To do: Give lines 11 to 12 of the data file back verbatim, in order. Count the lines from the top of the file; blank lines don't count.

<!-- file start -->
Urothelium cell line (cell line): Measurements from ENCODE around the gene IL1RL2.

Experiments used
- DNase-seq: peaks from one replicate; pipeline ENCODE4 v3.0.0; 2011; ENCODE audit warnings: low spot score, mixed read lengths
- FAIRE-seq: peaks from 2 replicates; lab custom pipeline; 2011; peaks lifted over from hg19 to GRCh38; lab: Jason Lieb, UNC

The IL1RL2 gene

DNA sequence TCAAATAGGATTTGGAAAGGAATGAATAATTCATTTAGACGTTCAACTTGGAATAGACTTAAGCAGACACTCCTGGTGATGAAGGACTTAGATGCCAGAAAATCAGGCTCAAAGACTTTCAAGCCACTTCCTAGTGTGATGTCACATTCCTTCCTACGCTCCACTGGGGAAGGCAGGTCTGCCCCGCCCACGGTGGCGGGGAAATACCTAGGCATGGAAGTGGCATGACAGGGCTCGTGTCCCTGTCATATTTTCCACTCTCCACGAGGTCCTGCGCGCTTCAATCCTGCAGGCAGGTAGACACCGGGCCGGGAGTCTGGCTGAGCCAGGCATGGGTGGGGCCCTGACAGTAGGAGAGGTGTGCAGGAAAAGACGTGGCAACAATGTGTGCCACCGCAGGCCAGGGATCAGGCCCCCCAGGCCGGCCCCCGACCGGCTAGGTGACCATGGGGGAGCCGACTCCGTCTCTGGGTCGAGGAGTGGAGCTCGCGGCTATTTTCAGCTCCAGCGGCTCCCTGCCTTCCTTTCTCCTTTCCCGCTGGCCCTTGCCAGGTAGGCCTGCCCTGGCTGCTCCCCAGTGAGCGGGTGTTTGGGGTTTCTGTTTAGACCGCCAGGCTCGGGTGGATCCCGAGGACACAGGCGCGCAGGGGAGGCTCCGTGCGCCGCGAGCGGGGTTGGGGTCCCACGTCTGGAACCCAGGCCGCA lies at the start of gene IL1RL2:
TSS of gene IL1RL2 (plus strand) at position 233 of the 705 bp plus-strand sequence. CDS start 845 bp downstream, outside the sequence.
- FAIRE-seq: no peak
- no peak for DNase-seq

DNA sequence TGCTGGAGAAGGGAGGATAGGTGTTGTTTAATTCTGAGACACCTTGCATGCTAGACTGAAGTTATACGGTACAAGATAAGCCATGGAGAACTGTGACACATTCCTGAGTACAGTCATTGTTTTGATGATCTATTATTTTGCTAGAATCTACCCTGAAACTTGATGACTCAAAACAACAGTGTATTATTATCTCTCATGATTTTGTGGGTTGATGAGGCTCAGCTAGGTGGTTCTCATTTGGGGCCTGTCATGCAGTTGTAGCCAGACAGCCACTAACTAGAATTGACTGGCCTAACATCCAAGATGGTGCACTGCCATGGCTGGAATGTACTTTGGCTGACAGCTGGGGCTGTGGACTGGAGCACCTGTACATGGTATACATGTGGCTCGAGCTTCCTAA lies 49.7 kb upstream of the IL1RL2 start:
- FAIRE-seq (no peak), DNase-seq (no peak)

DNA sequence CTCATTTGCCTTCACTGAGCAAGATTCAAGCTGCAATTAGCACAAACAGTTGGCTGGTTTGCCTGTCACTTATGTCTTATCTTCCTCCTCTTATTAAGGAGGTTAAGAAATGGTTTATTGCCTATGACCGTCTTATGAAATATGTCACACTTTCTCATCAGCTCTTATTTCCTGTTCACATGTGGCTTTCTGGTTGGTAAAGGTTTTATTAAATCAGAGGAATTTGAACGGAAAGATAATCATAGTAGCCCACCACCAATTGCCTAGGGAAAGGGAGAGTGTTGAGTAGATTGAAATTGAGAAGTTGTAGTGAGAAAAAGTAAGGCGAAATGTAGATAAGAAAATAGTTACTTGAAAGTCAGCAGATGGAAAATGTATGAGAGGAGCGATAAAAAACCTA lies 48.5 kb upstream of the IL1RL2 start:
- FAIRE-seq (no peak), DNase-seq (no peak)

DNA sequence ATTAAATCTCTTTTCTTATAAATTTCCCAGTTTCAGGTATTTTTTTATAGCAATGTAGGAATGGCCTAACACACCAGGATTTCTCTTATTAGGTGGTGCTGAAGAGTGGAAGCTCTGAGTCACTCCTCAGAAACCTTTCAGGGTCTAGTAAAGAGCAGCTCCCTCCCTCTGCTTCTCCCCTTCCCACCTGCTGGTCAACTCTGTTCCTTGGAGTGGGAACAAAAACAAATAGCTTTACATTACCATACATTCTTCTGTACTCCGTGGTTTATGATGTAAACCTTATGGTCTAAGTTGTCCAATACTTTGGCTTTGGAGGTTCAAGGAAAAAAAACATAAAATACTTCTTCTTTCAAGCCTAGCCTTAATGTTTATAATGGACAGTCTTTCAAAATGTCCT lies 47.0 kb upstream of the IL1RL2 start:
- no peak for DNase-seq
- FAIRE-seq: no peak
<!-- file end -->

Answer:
- FAIRE-seq (no peak), DNase-seq (no peak)

DNA sequence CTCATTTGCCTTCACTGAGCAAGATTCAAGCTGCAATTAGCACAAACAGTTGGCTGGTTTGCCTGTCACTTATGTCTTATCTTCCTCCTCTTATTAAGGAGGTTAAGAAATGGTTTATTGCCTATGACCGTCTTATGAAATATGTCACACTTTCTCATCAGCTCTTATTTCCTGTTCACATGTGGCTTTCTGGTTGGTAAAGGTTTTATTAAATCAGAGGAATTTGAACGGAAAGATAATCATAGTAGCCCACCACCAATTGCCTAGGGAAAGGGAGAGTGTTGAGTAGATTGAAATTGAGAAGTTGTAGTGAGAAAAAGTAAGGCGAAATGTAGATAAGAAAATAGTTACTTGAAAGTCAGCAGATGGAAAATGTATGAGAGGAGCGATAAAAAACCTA lies 48.5 kb upstream of the IL1RL2 start: